When was coffee first introduced into Vietnam?
In the 19th century, coffee was first introduced and familiarized to Vietnam by the French under colonization. Currently, Vietnam is the second largest coffee exporters of the world, accounting for approximately sixteen percent of the world’s total coffee production. Furthermore, Vietnam is also the producer leading in the volumes of robusta exported to many countries all over the world.
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Vietnamse coffee – a fast development in a short time period.
During a long period of time, the popular of Vietnam coffee is as strong evidence showing that Vietnam coffee has had a firm position in the world’s coffee consumption. Vietnam coffee is available in most of the nations throughout the world including key importers such as Germany, the United States of America, Spain, Italy, Russia and so on. In addition, the export volumes of Vietnamese coffee to these markets tend to increase year on year. This trend has contributed to create available job opportunities for both local farmers and manufacturers and transform Vietnamese economy. More specificly, coffee industry as a whole creates more than 2.6 million jobs worldwide, improves and enhances living standard of local farmers in developing countries; consequently, the percentage of Vietnamese now lived under the poverty was reduced as low as 10 percent recently as compared to 60 percent by 1994.
Vietnam coffee is still very potential if coffee quality is improved.
Although Vietnamese coffee production has expanded for years, the value of coffee products is still low. According to a report of Vietnam Trade Promotion Department, “Vietnamese coffee has relatively low quality due to bad processing and drying equipment and obsolete harvesting technology”. As a result, the next step of Vietnam coffee should be to focus on advanced processing, increasing quality and productivity within each cultivation area. For a sustainable development, the coffee industry must be taken cared by the government.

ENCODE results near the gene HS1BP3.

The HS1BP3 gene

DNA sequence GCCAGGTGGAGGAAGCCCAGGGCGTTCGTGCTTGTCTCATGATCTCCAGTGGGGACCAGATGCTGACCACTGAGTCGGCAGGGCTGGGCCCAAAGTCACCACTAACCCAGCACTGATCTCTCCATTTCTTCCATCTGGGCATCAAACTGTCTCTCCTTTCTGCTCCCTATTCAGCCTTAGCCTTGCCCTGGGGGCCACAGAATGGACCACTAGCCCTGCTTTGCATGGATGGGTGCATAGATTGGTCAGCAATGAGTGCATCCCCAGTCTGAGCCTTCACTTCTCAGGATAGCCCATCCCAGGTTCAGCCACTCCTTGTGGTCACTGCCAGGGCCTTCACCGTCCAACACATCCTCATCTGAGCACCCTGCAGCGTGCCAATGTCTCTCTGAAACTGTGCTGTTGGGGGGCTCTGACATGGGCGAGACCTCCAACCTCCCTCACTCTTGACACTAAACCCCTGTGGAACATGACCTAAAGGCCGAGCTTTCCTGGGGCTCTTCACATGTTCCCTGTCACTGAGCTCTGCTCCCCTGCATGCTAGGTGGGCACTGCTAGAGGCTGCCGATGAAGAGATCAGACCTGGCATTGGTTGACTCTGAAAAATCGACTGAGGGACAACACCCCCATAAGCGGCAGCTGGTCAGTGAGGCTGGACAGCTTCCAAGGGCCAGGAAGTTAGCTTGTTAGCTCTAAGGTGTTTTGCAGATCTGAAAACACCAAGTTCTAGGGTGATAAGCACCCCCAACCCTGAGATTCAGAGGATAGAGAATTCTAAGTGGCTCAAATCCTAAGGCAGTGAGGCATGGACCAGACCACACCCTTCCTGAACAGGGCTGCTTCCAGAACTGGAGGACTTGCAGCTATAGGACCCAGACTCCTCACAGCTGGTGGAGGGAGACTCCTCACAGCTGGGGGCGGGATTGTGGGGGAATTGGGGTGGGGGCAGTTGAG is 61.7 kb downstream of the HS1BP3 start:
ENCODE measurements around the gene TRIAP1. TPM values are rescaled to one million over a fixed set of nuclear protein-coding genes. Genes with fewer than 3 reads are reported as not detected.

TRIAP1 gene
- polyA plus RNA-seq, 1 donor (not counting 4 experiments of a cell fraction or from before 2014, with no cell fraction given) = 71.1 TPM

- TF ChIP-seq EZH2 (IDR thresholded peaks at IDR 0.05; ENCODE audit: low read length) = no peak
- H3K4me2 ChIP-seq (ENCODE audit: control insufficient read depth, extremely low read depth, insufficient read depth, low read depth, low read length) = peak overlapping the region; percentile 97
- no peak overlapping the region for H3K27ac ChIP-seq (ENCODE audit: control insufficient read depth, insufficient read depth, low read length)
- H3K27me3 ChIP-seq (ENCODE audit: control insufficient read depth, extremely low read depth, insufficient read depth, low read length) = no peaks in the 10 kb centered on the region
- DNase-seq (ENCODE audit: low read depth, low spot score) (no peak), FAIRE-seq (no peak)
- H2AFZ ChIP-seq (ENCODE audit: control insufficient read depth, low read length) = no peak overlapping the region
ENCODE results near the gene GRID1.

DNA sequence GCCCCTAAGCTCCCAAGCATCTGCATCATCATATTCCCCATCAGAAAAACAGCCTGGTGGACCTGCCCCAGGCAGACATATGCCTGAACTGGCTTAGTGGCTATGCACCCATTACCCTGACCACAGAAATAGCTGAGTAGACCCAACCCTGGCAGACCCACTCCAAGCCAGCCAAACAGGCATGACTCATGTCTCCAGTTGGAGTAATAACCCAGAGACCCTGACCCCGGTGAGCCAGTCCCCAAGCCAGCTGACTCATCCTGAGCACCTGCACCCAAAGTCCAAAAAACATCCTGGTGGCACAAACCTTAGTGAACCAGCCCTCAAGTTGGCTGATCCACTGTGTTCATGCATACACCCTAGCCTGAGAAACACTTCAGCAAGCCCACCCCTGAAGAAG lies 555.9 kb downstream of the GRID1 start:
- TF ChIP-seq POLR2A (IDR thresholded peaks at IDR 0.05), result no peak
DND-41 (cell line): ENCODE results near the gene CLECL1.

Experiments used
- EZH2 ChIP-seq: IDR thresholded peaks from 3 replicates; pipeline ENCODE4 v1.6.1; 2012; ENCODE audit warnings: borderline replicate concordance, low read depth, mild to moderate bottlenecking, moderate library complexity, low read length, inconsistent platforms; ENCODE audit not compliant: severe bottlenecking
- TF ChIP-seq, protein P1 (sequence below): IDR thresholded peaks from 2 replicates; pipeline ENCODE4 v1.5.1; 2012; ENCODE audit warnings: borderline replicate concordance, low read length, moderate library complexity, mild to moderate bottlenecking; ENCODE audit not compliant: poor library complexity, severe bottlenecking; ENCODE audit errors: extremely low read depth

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On 1st August 2014, the minister of Vietnamese agriculture and rural development department signed the 3417/QĐ-BNN-TT decision to conduct the project named “Developing coffee industry sustainably until 2020.” The goal of this project is to keep existing coffee crop areas remain stable with 600,000 hectare, achieve 1.6 million tons per year in total, 3.8 to 4.2 billion USD in turnover per year. By this way, Vietnam coffee is committed to not only achieving in quantity but also in quality.
Local Vietnamese coffee brands.
Excepting the policies of the government, many business men are ambitious to boost the brand of Vietnam coffee into a higher standard.
One of them is Vu, the founder of Trung Nguyen coffee which is one of market leaders in Vietnamese coffee market. Trung Nguyen can be considered as a success case study for Vietnamese coffee. There are around thousands of local coffee brands in Vietnam which are covering every part of the nation. For sure, local coffee lovers will have more choice for drinking coffees. However, coffee quality is a main concern of local coffee lovers now. As there are many local coffee roasters just offer fake coffee powder which is, in deed, made from burnt soya beans mixed with caramel and artificial coffee flavor. Those coffees are very cheap at around $1.5 per kilogram and will ruin the reputation of Vietnamese coffee again. This is not an easy feeling as you must drink fake coffees when you are staying in the world’s second largest coffee producer. It is just simply unbelievable.
In conclusion, Vietnam produces both types of coffee including arabica and robusta. But the production of robusta is much bigger with 1.5 to 1.7 million tons per annum while arabica is just accounting for sixty thousand tons. Vietnam is a new player of world’s coffee industry but it soon left its impression to the other producing coutries. It needs only a short time period to be ranked as world’s second but the quality still needs to be improved. There are many local coffee roasters in Vietnam and many of them are producing fake coffee powder made from burnt soyabeans.